The Master of Go by Yasunari Kawabata, based on a true story, tells the story of the highest ranking Go player in all of 1938 Japan, a man named Honnimbo Shusai, as he faces off against a younger challenger named Otake over a tenuous series of months.
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The novel is told from the point of view of a reporter named Uragami, recounting events with a flair for embellishment. At the time in which the story opens, Honnimbo's death is announced. From then on, an elaborate description detailing the events surrounding his final match unfolds.
Honnimbo, for whom Uragami has great reverence, is referred to as the ‘Master of Go.' Growing frail towards the end of his life, he is pitted against the younger Otake. Otake has great respect for Honnimbo and faces health issues of his own, mostly centered around anxiety. He is ambivalent about winning the match, and doesn't wish to shame his opponent.
Suffering from heart problems that culminate in a temporary inability to play, the match is initially postponed. With his anxiety mounting, Otake becomes impatient as circumstances continue to keep the two from squaring off. At one point he threatens to forfeit the match. Eventually, however, the game takes place, even with Honnimbo deteriorating rapidly. Much of the tension from then on out revolves around Honnimbo playing through his physical decline.
The final pages of the book involve a play by play rundown of the match between Honnimbo and Otake. The two are confined in a hotel as the game rages on, concentrating all of their waking attention on the match as it is played out over a series of psychologically relentless weeks. During rest days, which happen infrequently, Otake, riddled with anxiety, returns to his family and tries to cope with the stress of the match. In contrast, Honnimbo appears relaxed and unfazed, and continues to play other games to pass the time.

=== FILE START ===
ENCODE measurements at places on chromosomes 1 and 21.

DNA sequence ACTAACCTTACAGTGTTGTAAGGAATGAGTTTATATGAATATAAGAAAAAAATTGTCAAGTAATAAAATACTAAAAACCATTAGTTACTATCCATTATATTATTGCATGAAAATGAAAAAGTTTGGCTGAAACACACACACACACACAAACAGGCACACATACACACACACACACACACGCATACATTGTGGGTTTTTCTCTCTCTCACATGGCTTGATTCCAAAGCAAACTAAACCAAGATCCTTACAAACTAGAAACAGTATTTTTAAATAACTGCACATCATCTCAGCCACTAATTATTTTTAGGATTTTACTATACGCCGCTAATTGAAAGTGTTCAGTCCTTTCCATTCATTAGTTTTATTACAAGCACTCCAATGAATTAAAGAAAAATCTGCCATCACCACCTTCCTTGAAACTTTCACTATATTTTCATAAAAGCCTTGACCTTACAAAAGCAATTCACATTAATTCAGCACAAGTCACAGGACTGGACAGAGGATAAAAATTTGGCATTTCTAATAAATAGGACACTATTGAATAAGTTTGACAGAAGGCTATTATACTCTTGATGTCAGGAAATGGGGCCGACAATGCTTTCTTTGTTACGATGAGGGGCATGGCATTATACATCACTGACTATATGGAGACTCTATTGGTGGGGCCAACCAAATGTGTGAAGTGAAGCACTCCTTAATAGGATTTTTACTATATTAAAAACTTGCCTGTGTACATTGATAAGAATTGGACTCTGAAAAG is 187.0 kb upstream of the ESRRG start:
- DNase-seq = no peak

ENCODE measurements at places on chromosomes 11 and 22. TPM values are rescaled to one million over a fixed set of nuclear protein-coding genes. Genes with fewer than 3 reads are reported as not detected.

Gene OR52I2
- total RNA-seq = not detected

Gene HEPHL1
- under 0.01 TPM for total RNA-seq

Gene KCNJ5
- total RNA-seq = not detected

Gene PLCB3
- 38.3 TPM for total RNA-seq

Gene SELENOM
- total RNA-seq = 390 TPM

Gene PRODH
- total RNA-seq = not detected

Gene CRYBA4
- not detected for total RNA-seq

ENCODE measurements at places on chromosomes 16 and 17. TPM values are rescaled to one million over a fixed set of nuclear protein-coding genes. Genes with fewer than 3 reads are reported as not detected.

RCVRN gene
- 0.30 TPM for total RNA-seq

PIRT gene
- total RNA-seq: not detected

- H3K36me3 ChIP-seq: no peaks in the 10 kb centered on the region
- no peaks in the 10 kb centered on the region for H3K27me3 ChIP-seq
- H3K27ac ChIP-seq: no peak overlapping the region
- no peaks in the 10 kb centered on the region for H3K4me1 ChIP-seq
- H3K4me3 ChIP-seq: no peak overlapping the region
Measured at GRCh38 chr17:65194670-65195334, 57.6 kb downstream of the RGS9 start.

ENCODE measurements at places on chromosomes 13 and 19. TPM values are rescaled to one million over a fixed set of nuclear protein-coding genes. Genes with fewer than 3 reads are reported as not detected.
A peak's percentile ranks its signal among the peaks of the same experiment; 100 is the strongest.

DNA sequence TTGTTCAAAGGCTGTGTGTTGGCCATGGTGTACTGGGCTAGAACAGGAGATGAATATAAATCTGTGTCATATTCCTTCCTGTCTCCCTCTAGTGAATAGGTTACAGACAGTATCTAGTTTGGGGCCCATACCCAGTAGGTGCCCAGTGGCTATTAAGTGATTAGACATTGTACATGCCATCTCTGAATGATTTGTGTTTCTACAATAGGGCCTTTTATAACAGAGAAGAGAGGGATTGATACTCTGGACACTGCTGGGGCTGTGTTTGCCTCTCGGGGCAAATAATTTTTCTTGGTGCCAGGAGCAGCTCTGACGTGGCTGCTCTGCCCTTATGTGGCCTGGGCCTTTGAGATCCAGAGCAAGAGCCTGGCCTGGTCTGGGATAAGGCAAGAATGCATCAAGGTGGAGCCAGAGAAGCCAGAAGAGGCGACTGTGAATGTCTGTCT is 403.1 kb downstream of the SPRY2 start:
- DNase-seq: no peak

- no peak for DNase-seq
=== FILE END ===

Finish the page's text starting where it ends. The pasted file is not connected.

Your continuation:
Late in the game, after months of painstaking engagement, and as Honnimbo's health deteriorates to an even greater degree, Otake, exploiting a loophole left open by Honnimbo in a moment of forgetfulness, ends up triumphing. Days following the match Honnimbo, the Master of Go, ends up passing away, signifying the end of an era in Japanese culture to make way for modern times.
Best part of story, including ending:
I enjoy its thematic elements, in particular dealing with modernity and antiquity.
Best scene in story:
I think it's really sad when the Master expires at the end. I think it echoes the wisdom of his generation, not letting go until he's completed his task.
Opinion about the main character:
Honnimbo is a legendary gambler, and his wit and psychological durability is admirable.